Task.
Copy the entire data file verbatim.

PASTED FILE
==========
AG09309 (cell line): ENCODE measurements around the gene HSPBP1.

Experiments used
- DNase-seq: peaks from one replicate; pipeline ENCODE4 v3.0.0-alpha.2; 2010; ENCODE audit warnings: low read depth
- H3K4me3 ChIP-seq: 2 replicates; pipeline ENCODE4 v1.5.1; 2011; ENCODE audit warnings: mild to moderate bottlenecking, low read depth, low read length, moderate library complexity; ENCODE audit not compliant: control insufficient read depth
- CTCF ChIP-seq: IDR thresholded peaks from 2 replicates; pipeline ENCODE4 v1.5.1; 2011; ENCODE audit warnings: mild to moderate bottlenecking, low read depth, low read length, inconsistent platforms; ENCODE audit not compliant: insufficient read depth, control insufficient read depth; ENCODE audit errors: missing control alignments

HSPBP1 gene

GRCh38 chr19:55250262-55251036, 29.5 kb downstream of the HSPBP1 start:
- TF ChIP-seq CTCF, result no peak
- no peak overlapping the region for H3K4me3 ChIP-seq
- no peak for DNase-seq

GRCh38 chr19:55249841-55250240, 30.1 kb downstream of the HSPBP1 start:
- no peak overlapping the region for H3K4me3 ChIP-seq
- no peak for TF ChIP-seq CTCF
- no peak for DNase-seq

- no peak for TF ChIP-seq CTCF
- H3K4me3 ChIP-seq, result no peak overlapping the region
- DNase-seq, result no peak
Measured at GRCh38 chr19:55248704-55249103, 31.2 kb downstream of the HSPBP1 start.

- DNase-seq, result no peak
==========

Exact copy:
AG09309 (cell line): ENCODE measurements around the gene HSPBP1.

Experiments used
- DNase-seq: peaks from one replicate; pipeline ENCODE4 v3.0.0-alpha.2; 2010; ENCODE audit warnings: low read depth
- H3K4me3 ChIP-seq: 2 replicates; pipeline ENCODE4 v1.5.1; 2011; ENCODE audit warnings: mild to moderate bottlenecking, low read depth, low read length, moderate library complexity; ENCODE audit not compliant: control insufficient read depth
- CTCF ChIP-seq: IDR thresholded peaks from 2 replicates; pipeline ENCODE4 v1.5.1; 2011; ENCODE audit warnings: mild to moderate bottlenecking, low read depth, low read length, inconsistent platforms; ENCODE audit not compliant: insufficient read depth, control insufficient read depth; ENCODE audit errors: missing control alignments

HSPBP1 gene

GRCh38 chr19:55250262-55251036, 29.5 kb downstream of the HSPBP1 start:
- TF ChIP-seq CTCF, result no peak
- no peak overlapping the region for H3K4me3 ChIP-seq
- no peak for DNase-seq

GRCh38 chr19:55249841-55250240, 30.1 kb downstream of the HSPBP1 start:
- no peak overlapping the region for H3K4me3 ChIP-seq
- no peak for TF ChIP-seq CTCF
- no peak for DNase-seq

- no peak for TF ChIP-seq CTCF
- H3K4me3 ChIP-seq, result no peak overlapping the region
- DNase-seq, result no peak
Measured at GRCh38 chr19:55248704-55249103, 31.2 kb downstream of the HSPBP1 start.

- DNase-seq, result no peak